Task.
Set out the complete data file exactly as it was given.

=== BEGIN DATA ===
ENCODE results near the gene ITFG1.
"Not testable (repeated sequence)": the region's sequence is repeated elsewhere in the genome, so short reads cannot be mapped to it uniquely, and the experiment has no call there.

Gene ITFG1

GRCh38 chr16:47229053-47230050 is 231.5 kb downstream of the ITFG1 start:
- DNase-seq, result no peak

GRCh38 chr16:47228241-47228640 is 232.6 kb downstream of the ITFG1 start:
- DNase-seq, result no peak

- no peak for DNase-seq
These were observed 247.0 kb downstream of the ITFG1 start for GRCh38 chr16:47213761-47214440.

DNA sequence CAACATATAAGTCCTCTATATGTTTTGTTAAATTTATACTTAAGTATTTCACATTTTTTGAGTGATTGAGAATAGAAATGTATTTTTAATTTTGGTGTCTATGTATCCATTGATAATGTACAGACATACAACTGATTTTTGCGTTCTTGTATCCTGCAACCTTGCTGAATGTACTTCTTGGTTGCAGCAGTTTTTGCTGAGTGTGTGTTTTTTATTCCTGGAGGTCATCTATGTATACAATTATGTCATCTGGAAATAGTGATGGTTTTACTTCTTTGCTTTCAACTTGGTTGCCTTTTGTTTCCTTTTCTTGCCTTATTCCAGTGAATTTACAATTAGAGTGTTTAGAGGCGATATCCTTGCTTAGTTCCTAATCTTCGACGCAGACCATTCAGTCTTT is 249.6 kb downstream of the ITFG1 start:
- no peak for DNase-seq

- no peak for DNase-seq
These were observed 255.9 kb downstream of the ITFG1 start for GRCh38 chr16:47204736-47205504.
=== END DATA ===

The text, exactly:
ENCODE results near the gene ITFG1.
"Not testable (repeated sequence)": the region's sequence is repeated elsewhere in the genome, so short reads cannot be mapped to it uniquely, and the experiment has no call there.

Gene ITFG1

GRCh38 chr16:47229053-47230050 is 231.5 kb downstream of the ITFG1 start:
- DNase-seq, result no peak

GRCh38 chr16:47228241-47228640 is 232.6 kb downstream of the ITFG1 start:
- DNase-seq, result no peak

- no peak for DNase-seq
These were observed 247.0 kb downstream of the ITFG1 start for GRCh38 chr16:47213761-47214440.

DNA sequence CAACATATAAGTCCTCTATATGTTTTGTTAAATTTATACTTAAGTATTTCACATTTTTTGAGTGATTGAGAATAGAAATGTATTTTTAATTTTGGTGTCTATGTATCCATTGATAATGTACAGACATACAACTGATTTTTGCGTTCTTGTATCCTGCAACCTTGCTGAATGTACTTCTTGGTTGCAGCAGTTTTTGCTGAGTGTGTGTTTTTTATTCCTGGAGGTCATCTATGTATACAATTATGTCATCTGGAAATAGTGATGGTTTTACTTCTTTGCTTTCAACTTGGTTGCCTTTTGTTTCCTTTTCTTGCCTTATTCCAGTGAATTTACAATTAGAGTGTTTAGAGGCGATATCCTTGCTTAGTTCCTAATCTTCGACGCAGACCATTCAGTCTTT is 249.6 kb downstream of the ITFG1 start:
- no peak for DNase-seq

- no peak for DNase-seq
These were observed 255.9 kb downstream of the ITFG1 start for GRCh38 chr16:47204736-47205504.